One of the ‘White Mars’ experiments which the Ice Team are conducting, in conjunction with the Center for Space Medicine in Berlin, is to investigate how isolation and other environmental factors affect brain function, sleep quality, and the autonomic nervous system. Today the Ice Team had a conference call with a symposium of European researchers who are interested in human physical and psychological responses to space flight. Present were leading researchers from Germany, France, Italy, and Russia, the people behind the ‘Mars-500’ study (see, as well as some current and former astronauts. All were very keen to hear how the team are getting on in their splendid isolation.

The symposium delegates pointed out that historically it has been extremely difficult to conduct meaningful research into space conditions here on Earth, as until now all such studies have had a degree of artificiality about them – for example, is simulated isolation really ‘real’ if you can knock on the door of the container and get out when you’ve had enough? Even near-space may not be as isolated as you think: it has been said that it is easier to get somebody back from the International Space Station than from Antarctica’s interior in winter. Over a thousand people over-winter in Antarctica at various governmental research stations, and many of these also contribute to ongoing space-analogue research, so the Ice Team is but a small extra cog in a much wider research programme. However, the symposium commented that the Ice Team’s situation – as a particularly small group of people who are truly and irreversibly isolated and confined for almost a year – is unique, and so will provide a unique and valuable dataset.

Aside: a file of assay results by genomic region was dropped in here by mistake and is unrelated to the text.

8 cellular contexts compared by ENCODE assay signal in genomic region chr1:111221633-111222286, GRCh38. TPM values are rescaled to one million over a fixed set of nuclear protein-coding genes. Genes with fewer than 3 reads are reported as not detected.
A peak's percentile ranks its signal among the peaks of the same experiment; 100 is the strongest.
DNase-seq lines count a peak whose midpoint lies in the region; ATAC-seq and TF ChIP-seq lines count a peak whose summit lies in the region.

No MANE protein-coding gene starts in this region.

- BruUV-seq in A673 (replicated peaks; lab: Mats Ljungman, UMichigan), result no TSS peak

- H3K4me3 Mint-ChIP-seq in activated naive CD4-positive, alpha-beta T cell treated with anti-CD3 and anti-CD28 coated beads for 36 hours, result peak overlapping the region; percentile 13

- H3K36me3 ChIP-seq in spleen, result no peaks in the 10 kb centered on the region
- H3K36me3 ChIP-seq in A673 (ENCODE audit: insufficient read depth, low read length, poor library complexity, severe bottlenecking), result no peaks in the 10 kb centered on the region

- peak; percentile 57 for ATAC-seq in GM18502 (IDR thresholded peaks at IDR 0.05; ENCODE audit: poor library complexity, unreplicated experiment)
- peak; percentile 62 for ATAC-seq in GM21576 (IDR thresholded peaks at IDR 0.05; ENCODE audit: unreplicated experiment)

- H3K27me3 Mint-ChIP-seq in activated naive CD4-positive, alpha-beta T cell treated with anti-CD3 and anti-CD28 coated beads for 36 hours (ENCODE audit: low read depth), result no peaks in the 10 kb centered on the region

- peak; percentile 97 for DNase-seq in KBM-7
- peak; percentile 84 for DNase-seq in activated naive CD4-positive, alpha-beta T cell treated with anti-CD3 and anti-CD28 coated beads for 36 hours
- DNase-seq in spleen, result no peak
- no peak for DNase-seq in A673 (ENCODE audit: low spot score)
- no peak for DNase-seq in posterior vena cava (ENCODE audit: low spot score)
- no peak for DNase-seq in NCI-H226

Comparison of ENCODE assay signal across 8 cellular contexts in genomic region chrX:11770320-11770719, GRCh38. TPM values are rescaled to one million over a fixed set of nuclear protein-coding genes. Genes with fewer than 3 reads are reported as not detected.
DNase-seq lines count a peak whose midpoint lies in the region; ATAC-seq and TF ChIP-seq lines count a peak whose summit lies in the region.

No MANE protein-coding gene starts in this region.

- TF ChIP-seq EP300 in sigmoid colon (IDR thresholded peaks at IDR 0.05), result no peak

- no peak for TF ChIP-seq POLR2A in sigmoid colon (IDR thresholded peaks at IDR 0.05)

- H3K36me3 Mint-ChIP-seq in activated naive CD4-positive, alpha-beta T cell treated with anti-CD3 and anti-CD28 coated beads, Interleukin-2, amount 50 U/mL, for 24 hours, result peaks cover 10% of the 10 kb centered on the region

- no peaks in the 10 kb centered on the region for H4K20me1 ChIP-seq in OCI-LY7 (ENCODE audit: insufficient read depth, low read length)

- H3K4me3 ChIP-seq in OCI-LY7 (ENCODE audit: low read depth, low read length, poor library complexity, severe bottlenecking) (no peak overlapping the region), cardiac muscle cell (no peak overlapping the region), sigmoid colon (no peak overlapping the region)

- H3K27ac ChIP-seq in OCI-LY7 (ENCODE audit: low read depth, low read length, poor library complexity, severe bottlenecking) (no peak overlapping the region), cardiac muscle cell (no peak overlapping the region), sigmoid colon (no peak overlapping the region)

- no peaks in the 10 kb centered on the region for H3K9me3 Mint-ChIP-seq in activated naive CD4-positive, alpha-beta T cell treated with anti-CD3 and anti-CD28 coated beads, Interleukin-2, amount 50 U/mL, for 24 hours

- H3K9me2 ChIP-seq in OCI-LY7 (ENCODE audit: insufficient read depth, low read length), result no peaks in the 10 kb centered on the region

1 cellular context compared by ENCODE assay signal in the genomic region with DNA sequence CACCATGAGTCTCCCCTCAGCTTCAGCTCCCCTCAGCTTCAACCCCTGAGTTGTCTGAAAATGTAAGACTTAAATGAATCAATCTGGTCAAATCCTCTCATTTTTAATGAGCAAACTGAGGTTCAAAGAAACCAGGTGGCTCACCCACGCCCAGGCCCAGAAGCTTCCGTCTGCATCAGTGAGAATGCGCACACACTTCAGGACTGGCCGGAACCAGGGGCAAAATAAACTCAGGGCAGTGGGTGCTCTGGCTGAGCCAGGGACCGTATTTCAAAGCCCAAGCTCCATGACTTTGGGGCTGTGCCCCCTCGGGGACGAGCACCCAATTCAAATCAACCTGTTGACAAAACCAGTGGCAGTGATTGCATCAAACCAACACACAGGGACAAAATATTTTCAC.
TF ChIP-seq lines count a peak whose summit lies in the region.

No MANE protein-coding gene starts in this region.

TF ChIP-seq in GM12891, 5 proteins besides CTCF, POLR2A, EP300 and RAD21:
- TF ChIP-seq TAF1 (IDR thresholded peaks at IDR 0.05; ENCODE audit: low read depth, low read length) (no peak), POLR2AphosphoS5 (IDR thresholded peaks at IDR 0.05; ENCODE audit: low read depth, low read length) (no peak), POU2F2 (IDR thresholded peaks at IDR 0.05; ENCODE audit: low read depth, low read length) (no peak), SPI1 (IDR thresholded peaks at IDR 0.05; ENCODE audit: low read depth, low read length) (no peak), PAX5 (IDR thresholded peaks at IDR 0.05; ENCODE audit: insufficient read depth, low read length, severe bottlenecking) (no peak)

The team may not be able to simulate zero gravity (however much they’d like to – those crevasses would be a breeze!), but they do know a thing or two about being on their own..